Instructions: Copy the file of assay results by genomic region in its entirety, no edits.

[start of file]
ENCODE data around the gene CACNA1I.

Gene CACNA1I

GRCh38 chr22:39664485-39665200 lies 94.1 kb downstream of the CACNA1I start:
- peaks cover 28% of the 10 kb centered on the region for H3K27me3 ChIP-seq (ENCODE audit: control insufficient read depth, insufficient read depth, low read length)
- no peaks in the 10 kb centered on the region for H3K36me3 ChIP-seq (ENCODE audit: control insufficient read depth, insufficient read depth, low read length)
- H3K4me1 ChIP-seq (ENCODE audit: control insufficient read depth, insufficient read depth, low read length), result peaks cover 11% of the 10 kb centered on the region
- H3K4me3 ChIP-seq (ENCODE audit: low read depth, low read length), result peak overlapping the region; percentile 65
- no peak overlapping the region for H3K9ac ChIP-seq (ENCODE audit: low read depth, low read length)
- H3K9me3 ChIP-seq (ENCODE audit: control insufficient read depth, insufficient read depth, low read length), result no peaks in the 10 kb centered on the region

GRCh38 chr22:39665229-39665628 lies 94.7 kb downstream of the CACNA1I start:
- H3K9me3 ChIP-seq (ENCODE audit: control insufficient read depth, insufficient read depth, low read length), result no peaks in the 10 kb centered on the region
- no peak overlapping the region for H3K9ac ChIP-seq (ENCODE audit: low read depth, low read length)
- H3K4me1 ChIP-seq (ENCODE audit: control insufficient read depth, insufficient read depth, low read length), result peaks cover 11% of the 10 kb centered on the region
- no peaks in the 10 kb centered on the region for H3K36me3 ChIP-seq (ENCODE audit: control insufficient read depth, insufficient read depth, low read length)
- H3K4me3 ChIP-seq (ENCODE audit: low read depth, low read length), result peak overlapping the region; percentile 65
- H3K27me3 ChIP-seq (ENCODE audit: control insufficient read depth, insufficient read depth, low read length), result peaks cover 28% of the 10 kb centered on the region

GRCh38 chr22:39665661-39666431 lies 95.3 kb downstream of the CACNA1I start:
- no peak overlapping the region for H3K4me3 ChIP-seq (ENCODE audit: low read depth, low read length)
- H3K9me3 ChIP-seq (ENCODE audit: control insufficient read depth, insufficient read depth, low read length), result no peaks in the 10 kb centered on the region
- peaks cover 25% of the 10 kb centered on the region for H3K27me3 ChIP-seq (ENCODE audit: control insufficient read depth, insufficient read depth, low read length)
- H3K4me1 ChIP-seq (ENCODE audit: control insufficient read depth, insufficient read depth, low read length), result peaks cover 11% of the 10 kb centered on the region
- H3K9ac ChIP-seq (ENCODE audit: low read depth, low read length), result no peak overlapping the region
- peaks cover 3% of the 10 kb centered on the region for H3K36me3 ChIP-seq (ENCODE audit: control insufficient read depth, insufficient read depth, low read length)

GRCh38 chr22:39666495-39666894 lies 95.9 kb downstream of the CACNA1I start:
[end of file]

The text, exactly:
ENCODE data around the gene CACNA1I.

Gene CACNA1I

GRCh38 chr22:39664485-39665200 lies 94.1 kb downstream of the CACNA1I start:
- peaks cover 28% of the 10 kb centered on the region for H3K27me3 ChIP-seq (ENCODE audit: control insufficient read depth, insufficient read depth, low read length)
- no peaks in the 10 kb centered on the region for H3K36me3 ChIP-seq (ENCODE audit: control insufficient read depth, insufficient read depth, low read length)
- H3K4me1 ChIP-seq (ENCODE audit: control insufficient read depth, insufficient read depth, low read length), result peaks cover 11% of the 10 kb centered on the region
- H3K4me3 ChIP-seq (ENCODE audit: low read depth, low read length), result peak overlapping the region; percentile 65
- no peak overlapping the region for H3K9ac ChIP-seq (ENCODE audit: low read depth, low read length)
- H3K9me3 ChIP-seq (ENCODE audit: control insufficient read depth, insufficient read depth, low read length), result no peaks in the 10 kb centered on the region

GRCh38 chr22:39665229-39665628 lies 94.7 kb downstream of the CACNA1I start:
- H3K9me3 ChIP-seq (ENCODE audit: control insufficient read depth, insufficient read depth, low read length), result no peaks in the 10 kb centered on the region
- no peak overlapping the region for H3K9ac ChIP-seq (ENCODE audit: low read depth, low read length)
- H3K4me1 ChIP-seq (ENCODE audit: control insufficient read depth, insufficient read depth, low read length), result peaks cover 11% of the 10 kb centered on the region
- no peaks in the 10 kb centered on the region for H3K36me3 ChIP-seq (ENCODE audit: control insufficient read depth, insufficient read depth, low read length)
- H3K4me3 ChIP-seq (ENCODE audit: low read depth, low read length), result peak overlapping the region; percentile 65
- H3K27me3 ChIP-seq (ENCODE audit: control insufficient read depth, insufficient read depth, low read length), result peaks cover 28% of the 10 kb centered on the region

GRCh38 chr22:39665661-39666431 lies 95.3 kb downstream of the CACNA1I start:
- no peak overlapping the region for H3K4me3 ChIP-seq (ENCODE audit: low read depth, low read length)
- H3K9me3 ChIP-seq (ENCODE audit: control insufficient read depth, insufficient read depth, low read length), result no peaks in the 10 kb centered on the region
- peaks cover 25% of the 10 kb centered on the region for H3K27me3 ChIP-seq (ENCODE audit: control insufficient read depth, insufficient read depth, low read length)
- H3K4me1 ChIP-seq (ENCODE audit: control insufficient read depth, insufficient read depth, low read length), result peaks cover 11% of the 10 kb centered on the region
- H3K9ac ChIP-seq (ENCODE audit: low read depth, low read length), result no peak overlapping the region
- peaks cover 3% of the 10 kb centered on the region for H3K36me3 ChIP-seq (ENCODE audit: control insufficient read depth, insufficient read depth, low read length)

GRCh38 chr22:39666495-39666894 lies 95.9 kb downstream of the CACNA1I start: